Changing the Culture 2000

Changing the Culture 2000:
Visualizing Mathematics

April 28, 2000
SFU at Harbour Centre
515 Hastings Street, Vancouver

The advent of affordable computers with huge storage and communication capabilities seems to promise a golden age of mathematical visualisation. The question is to what extent it can relieve us of the laborious doodling and imagining that has always been an integral part of mathematical activity.

When asked about the nature of his thinking, Einstein once replied that it was a mixture of visual and kinesthetic elements. The plausibility of that reply is corroborated by any observation of people grappling with mathematics -- say, students taking an exam. When they are not busy writing or drawing, they tend to stare into space or at the ceiling, stab or stroke the air, drum or scribble with their fingers, and the like.

Our question therefore has two parts: (1) what exactly is going on there, and (2) how can computers be integrated into that process?

Conference Programme

Click on lecture title for streamed video filed.

8:45 - 9:15 Registration

9:15 - 9:30 Welcoming remarks: Nassif Ghoussoub, Director of PIMS

9:30 - 10:30 Keynote lecture: Visual Work and the Mathematics Classroom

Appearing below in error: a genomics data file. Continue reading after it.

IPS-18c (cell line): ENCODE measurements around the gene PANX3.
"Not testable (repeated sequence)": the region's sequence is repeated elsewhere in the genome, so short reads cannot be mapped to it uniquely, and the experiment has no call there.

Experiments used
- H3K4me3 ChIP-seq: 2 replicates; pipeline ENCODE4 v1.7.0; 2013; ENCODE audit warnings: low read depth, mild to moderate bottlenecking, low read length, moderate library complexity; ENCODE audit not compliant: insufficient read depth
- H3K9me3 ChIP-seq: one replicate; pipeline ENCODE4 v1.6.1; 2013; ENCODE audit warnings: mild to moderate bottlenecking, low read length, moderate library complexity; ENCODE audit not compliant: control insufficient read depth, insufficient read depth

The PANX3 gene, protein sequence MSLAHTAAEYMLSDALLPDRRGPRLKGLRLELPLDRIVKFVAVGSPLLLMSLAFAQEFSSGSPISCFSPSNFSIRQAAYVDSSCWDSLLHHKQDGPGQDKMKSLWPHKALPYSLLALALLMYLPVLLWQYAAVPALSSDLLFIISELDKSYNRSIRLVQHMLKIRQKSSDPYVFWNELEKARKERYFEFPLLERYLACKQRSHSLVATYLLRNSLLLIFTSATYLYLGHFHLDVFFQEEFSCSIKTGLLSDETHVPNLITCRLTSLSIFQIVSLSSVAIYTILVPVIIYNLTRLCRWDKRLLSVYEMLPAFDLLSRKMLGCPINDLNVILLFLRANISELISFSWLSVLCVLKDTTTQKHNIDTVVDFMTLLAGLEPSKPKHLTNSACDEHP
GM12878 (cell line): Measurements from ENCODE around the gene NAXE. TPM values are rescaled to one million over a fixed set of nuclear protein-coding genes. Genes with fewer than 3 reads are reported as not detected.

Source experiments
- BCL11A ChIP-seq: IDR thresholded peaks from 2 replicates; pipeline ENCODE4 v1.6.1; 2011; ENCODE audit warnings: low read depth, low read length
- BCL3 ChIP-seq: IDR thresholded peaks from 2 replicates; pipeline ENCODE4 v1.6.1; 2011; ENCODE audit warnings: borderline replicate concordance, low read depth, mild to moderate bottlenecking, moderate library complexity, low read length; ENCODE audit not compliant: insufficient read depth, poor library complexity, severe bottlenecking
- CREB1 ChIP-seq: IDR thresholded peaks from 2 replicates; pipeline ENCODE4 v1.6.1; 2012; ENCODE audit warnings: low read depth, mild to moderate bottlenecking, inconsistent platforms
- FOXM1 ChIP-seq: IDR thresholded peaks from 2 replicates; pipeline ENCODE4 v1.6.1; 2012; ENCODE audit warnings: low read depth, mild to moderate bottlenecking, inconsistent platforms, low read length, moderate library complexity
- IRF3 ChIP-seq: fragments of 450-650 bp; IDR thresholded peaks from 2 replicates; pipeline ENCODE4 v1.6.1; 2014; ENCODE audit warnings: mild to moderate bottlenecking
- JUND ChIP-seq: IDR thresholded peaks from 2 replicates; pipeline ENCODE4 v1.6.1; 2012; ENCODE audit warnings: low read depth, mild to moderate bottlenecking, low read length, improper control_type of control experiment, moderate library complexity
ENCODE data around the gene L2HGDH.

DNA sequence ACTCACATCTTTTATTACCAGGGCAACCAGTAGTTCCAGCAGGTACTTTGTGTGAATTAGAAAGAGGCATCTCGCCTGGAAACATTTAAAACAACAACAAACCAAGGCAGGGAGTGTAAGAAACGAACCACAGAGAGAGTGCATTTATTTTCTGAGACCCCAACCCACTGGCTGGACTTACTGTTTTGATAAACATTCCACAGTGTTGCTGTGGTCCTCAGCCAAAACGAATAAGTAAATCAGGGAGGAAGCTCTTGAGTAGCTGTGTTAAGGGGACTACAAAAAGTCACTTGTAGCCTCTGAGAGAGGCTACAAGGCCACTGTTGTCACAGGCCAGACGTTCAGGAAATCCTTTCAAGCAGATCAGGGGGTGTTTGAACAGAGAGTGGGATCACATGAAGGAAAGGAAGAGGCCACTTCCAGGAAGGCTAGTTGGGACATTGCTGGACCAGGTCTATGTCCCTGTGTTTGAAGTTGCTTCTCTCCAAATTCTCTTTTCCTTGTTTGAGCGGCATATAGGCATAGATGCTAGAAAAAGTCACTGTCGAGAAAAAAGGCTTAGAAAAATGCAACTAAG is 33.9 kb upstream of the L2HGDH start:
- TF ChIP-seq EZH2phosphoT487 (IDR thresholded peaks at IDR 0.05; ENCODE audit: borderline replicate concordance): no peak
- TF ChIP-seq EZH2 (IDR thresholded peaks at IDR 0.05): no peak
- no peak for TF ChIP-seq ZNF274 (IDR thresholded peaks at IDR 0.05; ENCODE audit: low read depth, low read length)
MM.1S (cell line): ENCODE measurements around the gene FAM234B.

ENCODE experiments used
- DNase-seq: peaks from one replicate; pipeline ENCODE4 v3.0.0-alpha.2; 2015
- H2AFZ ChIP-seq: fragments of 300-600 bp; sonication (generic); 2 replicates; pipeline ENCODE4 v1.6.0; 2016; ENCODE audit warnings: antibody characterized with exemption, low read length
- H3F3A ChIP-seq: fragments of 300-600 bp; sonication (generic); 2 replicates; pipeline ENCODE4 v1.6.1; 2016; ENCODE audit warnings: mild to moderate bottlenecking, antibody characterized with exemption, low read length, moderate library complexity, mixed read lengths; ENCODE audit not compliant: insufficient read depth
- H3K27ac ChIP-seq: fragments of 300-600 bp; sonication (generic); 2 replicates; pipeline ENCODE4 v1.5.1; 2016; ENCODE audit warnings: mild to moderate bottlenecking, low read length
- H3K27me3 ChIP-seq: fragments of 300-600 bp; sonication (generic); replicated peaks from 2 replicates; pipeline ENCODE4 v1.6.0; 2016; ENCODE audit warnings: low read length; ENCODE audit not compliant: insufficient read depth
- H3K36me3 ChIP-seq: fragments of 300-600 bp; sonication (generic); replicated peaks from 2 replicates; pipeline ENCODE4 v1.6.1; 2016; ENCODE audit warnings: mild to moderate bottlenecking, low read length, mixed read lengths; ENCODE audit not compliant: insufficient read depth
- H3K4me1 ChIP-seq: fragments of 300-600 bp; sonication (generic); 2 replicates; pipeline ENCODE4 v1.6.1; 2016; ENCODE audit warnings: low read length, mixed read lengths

by Walter Whiteley, York University.

10:30 - 11:00 Coffee break

11:00 - 12:30 Three concurrent workshops: Hi-tech, Lo-tech, No-tech.

12:30 - 13:30 Lunch (provided)

13:30 - 15:00 Panel Discussion: What role can visualisation play in the teaching of mathematics?
Peter Borwein -- Chair (Mathematics and Statistics, SFU)
Sue Haberger (Mathematics, Centennial Secondary)
Nancy Heckman (Statistics, UBC)
Susan Oesterle (Mathematics, Douglas College)
Walter Whiteley (Mathematics, York University)

15:00 - 16:30 Three concurrent workshops: Hi-tech, Lo-tech, No-tech. (As in the morning.)

16:30 - 17:00 Coffee break

17:00 - 18:00 Public lecture: The Mathematics in the Art of M.C. Escher
by H.S.M. Coxeter, University of Toronto.


"Hi-tech". Cinderella is a new constructive geometry program along the lines of Geometer's Sketchpad but with an enlarged and differently designed arsenal of tools. June Lester, University of New Brunswick, will give a demonstration of it and lead a couple of workshops for those interested in a closer acquaintance.

"Lo-tech". Malgorzata Dubiel, SFU, is one of Canada's leading exponents in constructing geometric models on the crucial hands-on level. She is also the main organiser this conference. Her workshop will include pop-up fractals, origami, polyhedra, and more.

"No-tech". The third workshop will re-examine high school geometry in the light of the Geometry Resource Package released by the BC Student Assessment and Program Evaluation Branch in September 1999. It will be led by Bill Casselman, UBC.

Each workshop will last 90 minutes and will take place twice, once in the morning and again in the afternoon. Thus, participants will be able (but not obliged) to sign up for two of the three. Plenty of time will be left for coffee breaks and other opportunities for informal encounters.

Previous Changing the Culture Conferences


For more information, contact conference organizer, Malgorzata Dubiel, dubiel at